REASONS TO STAY: The soundtrack is occasionally intrusive. Some of the images are extremely unsuitable for the impressionable.
FAMILY VALUES: There is some profanity and a whole lot of violence and some disturbing images of death and the dead.
TRIVIAL PURSUIT: Heineman’s last film, Cartel Land played the Florida Film Festival in 2015 and would go on to be nominated for a Best Documentary Feature Oscar as well as winning three Emmy awards.
CRITICAL MASS: As of 8/12/17: Rotten Tomatoes: 100% positive reviews. Metacritic: 86/100.
COMPARISON SHOPPING: Last Men in Aleppo
FINAL RATING: 8.5/10
NEXT: Snatched

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Underfire: The Untold Story of PFC Tony Vaccaro


Sleepers in unquiet graves.

Sleepers in unquiet graves.

(2016) Documentary (HBO) Tony Vaccaro, James Estrin, Tyler Hicks, Alex Kershaw, Michel Lepourty, Anne Wilkes Tucker, John G. Morris, Sam Tannenbaum, Mike Forster, Lynsey Addario. Directed by Max Lewkowicz

 

Soldiers are a special sort of breed, one to be admired immensely. Not only are they willing to lay down their lives for their country but they often return home damaged – particularly during times of war. They are forced to do things that go against everything they are taught (i.e. Thou Shalt Not Kill) and they see things – horrible things – that reflect humanity at its absolute worst.

Tony Vaccaro was barely out of high school when he was drafted to serve as an infantryman in the Second World War. Orphaned at a young age in Italy, he left that country and moved to New Rochelle, NY when the Fascists took over. While in high school, he developed an interest in photography and when he was drafted, applied to the Army Signal Corps to take photographs for them. He was turned down, told that he was too young for the Signal Corps. “I’m too young to take pictures,” he reflects in the documentary about his 272 days in the service of his country during which he took more than eight thousand photographs, “But not too young to kill.”

He took pictures of weary servicemen, resting for a moment after marching or fighting. He took pictures of men being shredded by shrapnel. He took pictures of burned tanks, the burned driver on the ground beside it. He took pictures of shell-shocked civilians and grateful French children kissing G.I.s. Many of his pictures come with incredible stories.

At one point he finds a soldier frozen in the snow. Curious as to whom the victim was, he is horrified to discover it is Henry Tannenbaum, a childhood friend. Years later, Tannenbaum’s son Sam saw the picture of his father at an exhibition of Vaccaro’s work and called up the photographer. When Tony found out who was on the other end of the line, he wept but for Tannenbaum, the picture gave him some closure and made his father, whom he had no memory of, more real to him. The two men became friends and visited the site where Tony found Henry’s body. Ironically, the place is now a Christmas tree farm (Tannenbaum is Christmas Tree in German).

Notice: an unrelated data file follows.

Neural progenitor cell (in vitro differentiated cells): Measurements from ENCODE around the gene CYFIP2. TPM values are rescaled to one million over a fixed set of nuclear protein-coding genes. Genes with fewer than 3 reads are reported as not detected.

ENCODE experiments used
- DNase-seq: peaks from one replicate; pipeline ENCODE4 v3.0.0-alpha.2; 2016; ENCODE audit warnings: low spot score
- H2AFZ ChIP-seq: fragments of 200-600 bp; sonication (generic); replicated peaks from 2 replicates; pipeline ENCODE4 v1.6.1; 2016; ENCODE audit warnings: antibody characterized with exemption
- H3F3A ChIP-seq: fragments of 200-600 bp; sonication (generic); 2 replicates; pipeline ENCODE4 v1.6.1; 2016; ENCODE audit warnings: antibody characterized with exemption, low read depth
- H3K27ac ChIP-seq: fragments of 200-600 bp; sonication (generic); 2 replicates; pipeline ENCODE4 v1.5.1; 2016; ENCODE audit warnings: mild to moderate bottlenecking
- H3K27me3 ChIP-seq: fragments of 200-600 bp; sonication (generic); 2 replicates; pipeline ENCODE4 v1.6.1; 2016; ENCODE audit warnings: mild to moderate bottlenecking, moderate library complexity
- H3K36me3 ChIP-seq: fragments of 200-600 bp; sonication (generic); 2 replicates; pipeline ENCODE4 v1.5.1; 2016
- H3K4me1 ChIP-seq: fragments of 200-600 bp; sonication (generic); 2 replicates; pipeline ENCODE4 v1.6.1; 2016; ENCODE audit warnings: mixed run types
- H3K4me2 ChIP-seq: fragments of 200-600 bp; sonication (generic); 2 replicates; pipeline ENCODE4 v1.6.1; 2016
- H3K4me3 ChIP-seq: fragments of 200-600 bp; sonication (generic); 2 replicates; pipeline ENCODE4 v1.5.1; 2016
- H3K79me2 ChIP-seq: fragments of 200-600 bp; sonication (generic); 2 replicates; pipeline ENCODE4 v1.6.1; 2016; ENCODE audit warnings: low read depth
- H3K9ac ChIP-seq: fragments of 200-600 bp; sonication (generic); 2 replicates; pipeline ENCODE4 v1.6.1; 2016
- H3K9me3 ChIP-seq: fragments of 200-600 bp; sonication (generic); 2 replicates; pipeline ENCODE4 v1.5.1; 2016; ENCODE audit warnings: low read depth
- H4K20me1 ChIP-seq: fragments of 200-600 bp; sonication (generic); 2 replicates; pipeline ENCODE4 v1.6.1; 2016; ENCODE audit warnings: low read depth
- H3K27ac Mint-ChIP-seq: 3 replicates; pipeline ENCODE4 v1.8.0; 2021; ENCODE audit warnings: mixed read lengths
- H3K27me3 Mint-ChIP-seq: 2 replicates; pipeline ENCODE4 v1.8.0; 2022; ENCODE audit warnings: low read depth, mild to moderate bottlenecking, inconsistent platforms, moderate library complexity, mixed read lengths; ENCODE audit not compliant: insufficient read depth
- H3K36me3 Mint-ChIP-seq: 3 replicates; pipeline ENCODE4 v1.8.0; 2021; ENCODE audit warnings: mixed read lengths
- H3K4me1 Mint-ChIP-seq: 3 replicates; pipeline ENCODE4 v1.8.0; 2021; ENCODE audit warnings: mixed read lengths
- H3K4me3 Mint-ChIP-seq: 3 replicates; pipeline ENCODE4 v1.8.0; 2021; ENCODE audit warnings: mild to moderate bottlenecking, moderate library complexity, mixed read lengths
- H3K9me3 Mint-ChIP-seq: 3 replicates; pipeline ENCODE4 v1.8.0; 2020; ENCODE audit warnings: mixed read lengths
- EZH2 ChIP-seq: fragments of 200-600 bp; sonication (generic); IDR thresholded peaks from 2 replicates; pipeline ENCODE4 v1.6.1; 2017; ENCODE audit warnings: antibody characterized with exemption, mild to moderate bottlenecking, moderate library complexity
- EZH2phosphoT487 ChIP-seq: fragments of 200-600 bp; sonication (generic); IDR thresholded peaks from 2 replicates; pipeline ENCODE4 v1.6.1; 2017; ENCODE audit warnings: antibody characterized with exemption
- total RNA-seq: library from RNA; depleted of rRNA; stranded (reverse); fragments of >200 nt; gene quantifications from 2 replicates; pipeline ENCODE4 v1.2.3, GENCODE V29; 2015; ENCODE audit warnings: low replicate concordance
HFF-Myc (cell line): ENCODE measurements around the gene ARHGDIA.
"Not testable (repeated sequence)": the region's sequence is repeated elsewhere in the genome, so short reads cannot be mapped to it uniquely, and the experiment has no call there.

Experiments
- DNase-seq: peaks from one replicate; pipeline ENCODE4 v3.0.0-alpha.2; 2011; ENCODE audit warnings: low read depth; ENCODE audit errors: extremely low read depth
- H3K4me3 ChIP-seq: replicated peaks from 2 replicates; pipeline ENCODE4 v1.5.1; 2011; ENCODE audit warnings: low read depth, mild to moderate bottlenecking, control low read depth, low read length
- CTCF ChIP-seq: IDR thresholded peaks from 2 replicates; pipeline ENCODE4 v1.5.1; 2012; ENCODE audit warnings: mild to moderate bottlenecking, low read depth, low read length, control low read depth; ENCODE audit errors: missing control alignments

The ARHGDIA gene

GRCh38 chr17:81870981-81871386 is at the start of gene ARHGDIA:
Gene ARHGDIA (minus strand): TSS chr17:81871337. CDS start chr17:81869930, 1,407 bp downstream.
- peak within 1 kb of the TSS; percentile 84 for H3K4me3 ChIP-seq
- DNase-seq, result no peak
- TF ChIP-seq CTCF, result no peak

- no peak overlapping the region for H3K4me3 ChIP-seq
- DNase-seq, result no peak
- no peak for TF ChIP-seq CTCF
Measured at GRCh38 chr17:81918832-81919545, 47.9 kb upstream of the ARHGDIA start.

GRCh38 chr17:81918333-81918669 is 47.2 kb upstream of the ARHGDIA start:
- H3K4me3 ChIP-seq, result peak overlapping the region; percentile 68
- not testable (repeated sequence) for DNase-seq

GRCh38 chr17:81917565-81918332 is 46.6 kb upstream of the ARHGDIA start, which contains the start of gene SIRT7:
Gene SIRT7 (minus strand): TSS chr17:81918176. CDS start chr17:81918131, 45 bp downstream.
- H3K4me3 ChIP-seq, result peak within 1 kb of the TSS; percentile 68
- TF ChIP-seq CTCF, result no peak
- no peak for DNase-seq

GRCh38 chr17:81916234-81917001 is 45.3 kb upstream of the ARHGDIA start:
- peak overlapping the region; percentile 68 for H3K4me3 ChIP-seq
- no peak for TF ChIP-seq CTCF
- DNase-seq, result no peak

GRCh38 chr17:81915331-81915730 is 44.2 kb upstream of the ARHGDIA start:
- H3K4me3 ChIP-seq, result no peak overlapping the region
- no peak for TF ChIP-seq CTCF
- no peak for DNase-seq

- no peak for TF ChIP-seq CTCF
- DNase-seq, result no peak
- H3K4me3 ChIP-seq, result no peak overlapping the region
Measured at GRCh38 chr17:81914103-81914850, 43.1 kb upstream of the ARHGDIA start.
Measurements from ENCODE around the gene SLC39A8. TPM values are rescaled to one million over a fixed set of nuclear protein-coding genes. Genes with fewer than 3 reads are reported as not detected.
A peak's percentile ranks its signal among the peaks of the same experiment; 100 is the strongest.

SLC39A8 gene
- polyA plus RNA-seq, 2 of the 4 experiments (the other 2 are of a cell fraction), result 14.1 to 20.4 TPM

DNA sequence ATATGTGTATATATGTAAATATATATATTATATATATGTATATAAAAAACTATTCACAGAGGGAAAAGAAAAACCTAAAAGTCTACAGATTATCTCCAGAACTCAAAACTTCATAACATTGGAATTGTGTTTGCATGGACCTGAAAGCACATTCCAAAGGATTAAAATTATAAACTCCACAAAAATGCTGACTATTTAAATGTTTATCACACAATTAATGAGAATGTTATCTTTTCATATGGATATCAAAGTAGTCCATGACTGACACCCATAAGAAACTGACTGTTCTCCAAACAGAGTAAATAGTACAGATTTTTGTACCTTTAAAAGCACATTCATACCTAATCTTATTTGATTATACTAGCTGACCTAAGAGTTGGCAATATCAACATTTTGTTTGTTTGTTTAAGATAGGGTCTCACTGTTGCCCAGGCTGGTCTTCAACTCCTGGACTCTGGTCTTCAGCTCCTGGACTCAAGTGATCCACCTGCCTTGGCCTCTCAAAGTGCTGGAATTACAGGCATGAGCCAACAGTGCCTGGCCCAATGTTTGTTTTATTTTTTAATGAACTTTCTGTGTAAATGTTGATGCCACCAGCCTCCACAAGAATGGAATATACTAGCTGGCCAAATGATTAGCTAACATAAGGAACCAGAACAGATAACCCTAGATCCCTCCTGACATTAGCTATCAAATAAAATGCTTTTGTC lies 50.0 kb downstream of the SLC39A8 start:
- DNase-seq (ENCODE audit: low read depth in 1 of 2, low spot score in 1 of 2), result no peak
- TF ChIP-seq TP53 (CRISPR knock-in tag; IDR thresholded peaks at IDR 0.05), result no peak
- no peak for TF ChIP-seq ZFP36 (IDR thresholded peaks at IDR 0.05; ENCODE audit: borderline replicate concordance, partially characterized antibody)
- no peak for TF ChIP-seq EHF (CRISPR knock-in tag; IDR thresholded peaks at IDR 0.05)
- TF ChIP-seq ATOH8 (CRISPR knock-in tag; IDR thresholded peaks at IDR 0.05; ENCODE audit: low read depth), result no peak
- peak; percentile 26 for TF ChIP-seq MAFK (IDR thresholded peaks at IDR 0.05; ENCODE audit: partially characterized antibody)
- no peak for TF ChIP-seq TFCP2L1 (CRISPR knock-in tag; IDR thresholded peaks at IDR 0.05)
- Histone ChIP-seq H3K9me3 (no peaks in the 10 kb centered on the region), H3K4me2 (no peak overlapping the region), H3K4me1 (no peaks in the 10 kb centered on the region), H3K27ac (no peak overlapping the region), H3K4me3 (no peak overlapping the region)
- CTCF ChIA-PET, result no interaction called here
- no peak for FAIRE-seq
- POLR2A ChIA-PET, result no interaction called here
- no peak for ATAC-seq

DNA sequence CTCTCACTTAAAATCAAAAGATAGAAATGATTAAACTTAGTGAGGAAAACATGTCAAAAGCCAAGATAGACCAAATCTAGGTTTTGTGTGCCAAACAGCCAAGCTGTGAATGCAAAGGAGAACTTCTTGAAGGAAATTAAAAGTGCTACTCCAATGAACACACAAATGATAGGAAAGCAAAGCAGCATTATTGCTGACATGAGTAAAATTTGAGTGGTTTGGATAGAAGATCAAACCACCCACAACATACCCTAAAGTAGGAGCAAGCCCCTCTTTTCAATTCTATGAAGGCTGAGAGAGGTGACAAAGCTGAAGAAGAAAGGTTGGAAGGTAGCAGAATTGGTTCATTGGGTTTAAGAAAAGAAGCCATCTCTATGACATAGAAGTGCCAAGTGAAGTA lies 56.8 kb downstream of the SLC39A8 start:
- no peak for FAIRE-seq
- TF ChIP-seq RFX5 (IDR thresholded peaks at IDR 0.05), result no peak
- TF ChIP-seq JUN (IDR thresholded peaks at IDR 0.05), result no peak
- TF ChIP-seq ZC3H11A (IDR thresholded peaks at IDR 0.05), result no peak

One of the hardest photographs he ever took was that of a German woman, who had been raped and murdered by Allied troops after she’d been found with a bazooka, and then stabbed in her vagina with a bayonet. At first Tony was horrified and he removed the blade and covered the dead woman up. However, he went back and put her back the way she was when he found her and snapped the picture before then covering up the body and removing the blade once again. He had set out to document his experiences and he felt it wouldn’t be true to his mission if he didn’t document that as well, but he remarked it would be the most difficult of all the pictures he’d shot, including that of Tannenbaum.

In an era where photographs were routinely staged, Vaccaro’s pictures stand out because they were real. While sometimes soldiers would refuse to have their pictures taken by outside photographers, Tony was trusted. He was one of them, a brother. They would pose for him sure but they also allowed him to turn his cameras on them when they were fighting for their lives and the lives of their brothers. No other photographer in any war, before or since, has gotten as close to the soldiers fighting it as Vaccaro did. The incredible pictures he took reflect that. War is undoubtedly hell, the kind of hell that only those who have been to the front lines of war can understand. The photographs of Tony Vaccaro help those who have never been to war to gain at least a little bit of understanding.

Vaccaro is front and center here and he reminisces about some of the things he took pictures at from the places he took them in 70 years later. We see him on the beach at Normandy where he was part of the Allied invasion on Omaha Beach; the quaint French village which was largely untouched by the fighting; the woods where a horrific battle was fought. His memory is incredibly clear for a 94-year-old man.

His interviews are augmented by commentary by contemporary combat photographers who are singularly admiring of the job Vaccaro did, often going from firing his M-1 rifle to grabbing his camera and snapping pictures. In one incredible moment entitled “The Last Step of John Rose” an infantryman throws both hands in the air as a mortar explodes behind him. Shrapnel is already lancing through his body and with his next step he will crumple to the ground. “Suddenly, life comes to an end and gravity takes you,” Vaccaro reflects. “Giving up life, we all go down to earth again. All of us.”